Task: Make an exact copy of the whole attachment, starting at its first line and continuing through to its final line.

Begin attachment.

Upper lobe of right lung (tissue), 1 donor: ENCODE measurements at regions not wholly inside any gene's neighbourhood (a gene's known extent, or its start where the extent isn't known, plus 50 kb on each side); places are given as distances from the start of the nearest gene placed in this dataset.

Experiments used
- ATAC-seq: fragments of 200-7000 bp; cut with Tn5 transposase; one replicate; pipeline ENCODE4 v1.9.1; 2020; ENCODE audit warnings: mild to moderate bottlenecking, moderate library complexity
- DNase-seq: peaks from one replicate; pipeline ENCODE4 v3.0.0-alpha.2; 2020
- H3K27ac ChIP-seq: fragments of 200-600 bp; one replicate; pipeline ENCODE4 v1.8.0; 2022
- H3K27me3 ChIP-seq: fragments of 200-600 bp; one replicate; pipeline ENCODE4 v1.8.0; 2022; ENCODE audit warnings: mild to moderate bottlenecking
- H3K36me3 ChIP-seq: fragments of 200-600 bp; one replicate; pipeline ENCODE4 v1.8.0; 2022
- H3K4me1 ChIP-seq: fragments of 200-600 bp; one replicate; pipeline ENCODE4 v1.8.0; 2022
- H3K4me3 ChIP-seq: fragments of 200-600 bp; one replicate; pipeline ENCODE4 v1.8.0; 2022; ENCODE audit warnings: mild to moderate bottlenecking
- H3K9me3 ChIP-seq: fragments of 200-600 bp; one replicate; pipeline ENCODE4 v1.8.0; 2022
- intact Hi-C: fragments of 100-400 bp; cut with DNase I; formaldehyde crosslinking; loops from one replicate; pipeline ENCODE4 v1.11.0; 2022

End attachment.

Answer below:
Upper lobe of right lung (tissue), 1 donor: ENCODE measurements at regions not wholly inside any gene's neighbourhood (a gene's known extent, or its start where the extent isn't known, plus 50 kb on each side); places are given as distances from the start of the nearest gene placed in this dataset.

Experiments used
- ATAC-seq: fragments of 200-7000 bp; cut with Tn5 transposase; one replicate; pipeline ENCODE4 v1.9.1; 2020; ENCODE audit warnings: mild to moderate bottlenecking, moderate library complexity
- DNase-seq: peaks from one replicate; pipeline ENCODE4 v3.0.0-alpha.2; 2020
- H3K27ac ChIP-seq: fragments of 200-600 bp; one replicate; pipeline ENCODE4 v1.8.0; 2022
- H3K27me3 ChIP-seq: fragments of 200-600 bp; one replicate; pipeline ENCODE4 v1.8.0; 2022; ENCODE audit warnings: mild to moderate bottlenecking
- H3K36me3 ChIP-seq: fragments of 200-600 bp; one replicate; pipeline ENCODE4 v1.8.0; 2022
- H3K4me1 ChIP-seq: fragments of 200-600 bp; one replicate; pipeline ENCODE4 v1.8.0; 2022
- H3K4me3 ChIP-seq: fragments of 200-600 bp; one replicate; pipeline ENCODE4 v1.8.0; 2022; ENCODE audit warnings: mild to moderate bottlenecking
- H3K9me3 ChIP-seq: fragments of 200-600 bp; one replicate; pipeline ENCODE4 v1.8.0; 2022
- intact Hi-C: fragments of 100-400 bp; cut with DNase I; formaldehyde crosslinking; loops from one replicate; pipeline ENCODE4 v1.11.0; 2022